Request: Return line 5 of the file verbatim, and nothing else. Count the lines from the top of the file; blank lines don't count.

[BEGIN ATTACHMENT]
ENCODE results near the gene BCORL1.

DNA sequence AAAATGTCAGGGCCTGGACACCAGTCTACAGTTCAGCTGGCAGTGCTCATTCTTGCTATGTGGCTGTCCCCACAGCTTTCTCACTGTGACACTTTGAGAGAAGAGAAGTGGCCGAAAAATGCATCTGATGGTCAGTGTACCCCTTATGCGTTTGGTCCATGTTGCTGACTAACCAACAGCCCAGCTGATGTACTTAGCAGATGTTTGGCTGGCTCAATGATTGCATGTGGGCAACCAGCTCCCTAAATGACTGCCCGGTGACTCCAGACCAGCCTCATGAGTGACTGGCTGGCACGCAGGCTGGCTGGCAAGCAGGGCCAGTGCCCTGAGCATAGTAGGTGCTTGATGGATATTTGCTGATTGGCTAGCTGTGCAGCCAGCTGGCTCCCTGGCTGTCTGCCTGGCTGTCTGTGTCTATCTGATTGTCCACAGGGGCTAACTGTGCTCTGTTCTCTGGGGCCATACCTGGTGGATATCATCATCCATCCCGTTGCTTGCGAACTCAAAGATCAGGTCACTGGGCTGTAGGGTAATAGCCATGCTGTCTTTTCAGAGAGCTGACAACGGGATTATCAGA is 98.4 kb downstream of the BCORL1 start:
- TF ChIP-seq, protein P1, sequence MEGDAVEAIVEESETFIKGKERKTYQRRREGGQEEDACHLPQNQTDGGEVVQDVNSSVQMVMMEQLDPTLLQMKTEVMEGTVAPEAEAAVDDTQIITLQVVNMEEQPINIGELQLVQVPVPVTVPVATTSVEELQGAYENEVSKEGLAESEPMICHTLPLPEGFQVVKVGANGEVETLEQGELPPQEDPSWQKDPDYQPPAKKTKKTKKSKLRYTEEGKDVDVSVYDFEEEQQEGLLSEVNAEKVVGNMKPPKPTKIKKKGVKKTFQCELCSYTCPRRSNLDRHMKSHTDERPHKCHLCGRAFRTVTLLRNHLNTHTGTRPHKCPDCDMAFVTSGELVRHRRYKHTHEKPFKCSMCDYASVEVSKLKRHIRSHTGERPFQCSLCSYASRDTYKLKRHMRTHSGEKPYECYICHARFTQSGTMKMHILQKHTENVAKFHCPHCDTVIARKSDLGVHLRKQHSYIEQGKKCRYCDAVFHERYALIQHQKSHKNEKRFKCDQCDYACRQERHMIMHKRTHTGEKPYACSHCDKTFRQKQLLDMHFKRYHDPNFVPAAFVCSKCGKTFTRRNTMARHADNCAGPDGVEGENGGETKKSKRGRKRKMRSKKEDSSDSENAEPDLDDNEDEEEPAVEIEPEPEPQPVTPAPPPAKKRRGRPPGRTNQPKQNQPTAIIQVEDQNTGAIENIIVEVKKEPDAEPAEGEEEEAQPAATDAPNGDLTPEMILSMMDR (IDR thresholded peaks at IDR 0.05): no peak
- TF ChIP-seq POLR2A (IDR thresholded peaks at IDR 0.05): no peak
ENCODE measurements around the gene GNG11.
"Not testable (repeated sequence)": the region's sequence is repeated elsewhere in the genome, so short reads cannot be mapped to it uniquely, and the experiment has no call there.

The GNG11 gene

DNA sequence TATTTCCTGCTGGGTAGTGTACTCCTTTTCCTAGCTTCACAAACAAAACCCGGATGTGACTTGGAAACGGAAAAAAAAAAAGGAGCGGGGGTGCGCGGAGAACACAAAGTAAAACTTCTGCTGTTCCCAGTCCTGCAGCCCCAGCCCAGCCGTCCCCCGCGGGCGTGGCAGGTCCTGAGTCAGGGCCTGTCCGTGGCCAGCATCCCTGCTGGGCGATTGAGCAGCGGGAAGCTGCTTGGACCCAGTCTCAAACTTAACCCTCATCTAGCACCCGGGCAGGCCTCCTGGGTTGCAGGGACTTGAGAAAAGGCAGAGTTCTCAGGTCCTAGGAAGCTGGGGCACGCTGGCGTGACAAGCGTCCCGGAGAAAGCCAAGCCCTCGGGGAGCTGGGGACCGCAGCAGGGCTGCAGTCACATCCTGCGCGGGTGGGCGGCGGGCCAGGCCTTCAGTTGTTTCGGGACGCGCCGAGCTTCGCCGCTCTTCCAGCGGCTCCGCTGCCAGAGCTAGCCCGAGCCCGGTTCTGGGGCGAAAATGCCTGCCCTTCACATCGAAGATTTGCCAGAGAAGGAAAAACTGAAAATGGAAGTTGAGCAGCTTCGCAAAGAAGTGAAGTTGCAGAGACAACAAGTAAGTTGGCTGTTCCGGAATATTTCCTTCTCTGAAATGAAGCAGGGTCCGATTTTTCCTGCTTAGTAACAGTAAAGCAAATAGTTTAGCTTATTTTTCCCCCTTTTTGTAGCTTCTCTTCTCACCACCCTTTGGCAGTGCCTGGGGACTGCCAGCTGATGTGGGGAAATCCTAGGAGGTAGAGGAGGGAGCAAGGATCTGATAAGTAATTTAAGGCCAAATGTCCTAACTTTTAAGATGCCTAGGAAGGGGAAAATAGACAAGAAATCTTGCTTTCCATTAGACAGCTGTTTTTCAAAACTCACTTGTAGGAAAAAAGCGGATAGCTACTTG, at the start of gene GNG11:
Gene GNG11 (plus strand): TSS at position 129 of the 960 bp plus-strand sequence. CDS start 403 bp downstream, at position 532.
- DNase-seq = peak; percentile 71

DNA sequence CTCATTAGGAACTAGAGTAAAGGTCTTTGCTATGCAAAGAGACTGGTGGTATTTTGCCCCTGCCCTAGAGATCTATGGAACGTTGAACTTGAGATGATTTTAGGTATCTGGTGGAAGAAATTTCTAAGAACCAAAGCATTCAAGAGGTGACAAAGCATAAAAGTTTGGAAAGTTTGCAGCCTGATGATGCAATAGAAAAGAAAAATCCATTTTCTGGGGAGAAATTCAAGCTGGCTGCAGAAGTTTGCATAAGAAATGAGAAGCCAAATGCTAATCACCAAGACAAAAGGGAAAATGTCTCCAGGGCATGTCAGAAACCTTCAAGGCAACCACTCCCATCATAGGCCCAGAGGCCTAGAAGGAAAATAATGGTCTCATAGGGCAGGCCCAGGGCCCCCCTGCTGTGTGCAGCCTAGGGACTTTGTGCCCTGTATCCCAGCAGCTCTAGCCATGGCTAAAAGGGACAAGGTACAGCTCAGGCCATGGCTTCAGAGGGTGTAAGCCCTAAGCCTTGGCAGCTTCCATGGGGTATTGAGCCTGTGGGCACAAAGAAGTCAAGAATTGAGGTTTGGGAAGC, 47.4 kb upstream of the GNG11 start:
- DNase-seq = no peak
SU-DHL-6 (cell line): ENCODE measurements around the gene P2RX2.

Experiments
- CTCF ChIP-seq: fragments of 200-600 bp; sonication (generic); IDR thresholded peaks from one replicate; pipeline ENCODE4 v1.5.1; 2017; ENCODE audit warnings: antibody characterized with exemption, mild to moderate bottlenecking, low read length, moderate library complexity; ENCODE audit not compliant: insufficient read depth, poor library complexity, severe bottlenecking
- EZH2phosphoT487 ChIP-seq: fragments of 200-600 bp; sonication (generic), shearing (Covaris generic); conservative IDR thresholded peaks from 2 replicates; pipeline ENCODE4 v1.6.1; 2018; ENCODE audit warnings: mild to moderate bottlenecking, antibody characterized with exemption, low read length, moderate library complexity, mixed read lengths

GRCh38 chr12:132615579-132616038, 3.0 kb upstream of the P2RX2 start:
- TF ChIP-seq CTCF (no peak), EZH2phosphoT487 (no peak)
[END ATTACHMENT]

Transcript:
ENCODE measurements around the gene GNG11.